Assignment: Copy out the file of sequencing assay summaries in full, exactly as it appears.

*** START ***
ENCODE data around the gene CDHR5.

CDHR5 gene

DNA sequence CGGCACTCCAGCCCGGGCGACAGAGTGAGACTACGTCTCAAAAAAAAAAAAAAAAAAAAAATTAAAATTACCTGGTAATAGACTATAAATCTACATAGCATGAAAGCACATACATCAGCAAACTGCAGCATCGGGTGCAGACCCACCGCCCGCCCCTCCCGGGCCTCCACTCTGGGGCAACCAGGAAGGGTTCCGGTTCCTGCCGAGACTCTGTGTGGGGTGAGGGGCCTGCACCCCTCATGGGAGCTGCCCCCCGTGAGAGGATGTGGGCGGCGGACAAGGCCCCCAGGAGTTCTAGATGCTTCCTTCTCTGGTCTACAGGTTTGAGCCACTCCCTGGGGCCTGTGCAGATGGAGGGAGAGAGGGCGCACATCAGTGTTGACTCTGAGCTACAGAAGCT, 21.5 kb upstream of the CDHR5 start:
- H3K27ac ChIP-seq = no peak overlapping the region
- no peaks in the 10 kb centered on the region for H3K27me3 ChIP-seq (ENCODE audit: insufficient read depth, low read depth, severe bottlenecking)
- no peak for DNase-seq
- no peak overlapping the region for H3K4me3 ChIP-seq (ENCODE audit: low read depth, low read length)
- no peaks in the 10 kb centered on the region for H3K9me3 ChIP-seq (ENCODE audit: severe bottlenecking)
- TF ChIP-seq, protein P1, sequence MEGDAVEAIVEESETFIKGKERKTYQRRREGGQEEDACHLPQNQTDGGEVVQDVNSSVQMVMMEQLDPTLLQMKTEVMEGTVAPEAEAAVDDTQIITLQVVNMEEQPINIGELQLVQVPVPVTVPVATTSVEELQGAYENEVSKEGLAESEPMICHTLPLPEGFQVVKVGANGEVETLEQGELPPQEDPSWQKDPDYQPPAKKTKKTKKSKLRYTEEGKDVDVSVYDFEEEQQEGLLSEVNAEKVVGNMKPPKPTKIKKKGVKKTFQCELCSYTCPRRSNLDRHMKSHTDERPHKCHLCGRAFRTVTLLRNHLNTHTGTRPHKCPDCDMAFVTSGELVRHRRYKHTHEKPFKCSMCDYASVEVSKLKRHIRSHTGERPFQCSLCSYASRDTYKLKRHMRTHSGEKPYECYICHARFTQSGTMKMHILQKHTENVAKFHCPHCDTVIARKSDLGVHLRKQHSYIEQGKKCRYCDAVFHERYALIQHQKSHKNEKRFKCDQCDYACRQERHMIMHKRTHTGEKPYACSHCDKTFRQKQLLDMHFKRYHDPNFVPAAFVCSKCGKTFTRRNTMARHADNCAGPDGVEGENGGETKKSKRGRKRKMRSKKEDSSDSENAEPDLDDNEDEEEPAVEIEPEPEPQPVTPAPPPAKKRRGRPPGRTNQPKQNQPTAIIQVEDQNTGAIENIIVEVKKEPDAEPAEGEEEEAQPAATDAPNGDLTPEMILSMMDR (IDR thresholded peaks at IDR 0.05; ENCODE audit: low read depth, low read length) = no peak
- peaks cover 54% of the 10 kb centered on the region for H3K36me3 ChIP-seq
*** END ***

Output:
ENCODE data around the gene CDHR5.

CDHR5 gene

DNA sequence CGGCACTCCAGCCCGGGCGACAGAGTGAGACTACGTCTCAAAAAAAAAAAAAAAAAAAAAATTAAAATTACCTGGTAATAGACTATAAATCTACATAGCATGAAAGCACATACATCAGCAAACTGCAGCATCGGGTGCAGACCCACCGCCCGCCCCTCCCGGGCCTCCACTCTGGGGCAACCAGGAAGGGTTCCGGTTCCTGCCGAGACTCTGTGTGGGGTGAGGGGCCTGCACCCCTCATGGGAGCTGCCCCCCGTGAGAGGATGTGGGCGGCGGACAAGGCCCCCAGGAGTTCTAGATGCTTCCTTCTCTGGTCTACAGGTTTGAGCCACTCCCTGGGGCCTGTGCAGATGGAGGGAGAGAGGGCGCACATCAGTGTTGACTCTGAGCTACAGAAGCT, 21.5 kb upstream of the CDHR5 start:
- H3K27ac ChIP-seq = no peak overlapping the region
- no peaks in the 10 kb centered on the region for H3K27me3 ChIP-seq (ENCODE audit: insufficient read depth, low read depth, severe bottlenecking)
- no peak for DNase-seq
- no peak overlapping the region for H3K4me3 ChIP-seq (ENCODE audit: low read depth, low read length)
- no peaks in the 10 kb centered on the region for H3K9me3 ChIP-seq (ENCODE audit: severe bottlenecking)
- TF ChIP-seq, protein P1, sequence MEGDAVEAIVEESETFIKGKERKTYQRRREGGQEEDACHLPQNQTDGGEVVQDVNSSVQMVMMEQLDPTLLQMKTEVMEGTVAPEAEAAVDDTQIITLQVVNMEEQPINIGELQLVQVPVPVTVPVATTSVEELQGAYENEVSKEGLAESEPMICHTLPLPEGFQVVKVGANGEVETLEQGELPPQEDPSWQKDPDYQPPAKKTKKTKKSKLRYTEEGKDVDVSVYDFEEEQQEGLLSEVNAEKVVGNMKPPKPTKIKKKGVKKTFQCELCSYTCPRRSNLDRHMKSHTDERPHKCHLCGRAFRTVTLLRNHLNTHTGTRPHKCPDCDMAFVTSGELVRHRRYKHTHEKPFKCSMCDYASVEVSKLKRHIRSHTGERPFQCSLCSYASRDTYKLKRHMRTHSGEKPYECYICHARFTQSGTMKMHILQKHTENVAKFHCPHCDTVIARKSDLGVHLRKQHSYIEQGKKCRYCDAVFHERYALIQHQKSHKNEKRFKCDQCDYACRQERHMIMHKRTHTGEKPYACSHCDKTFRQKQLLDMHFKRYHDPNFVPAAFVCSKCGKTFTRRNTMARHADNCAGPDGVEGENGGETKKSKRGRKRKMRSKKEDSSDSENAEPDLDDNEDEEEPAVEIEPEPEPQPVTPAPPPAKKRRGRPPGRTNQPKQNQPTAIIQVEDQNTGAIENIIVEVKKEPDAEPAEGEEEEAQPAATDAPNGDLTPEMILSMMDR (IDR thresholded peaks at IDR 0.05; ENCODE audit: low read depth, low read length) = no peak
- peaks cover 54% of the 10 kb centered on the region for H3K36me3 ChIP-seq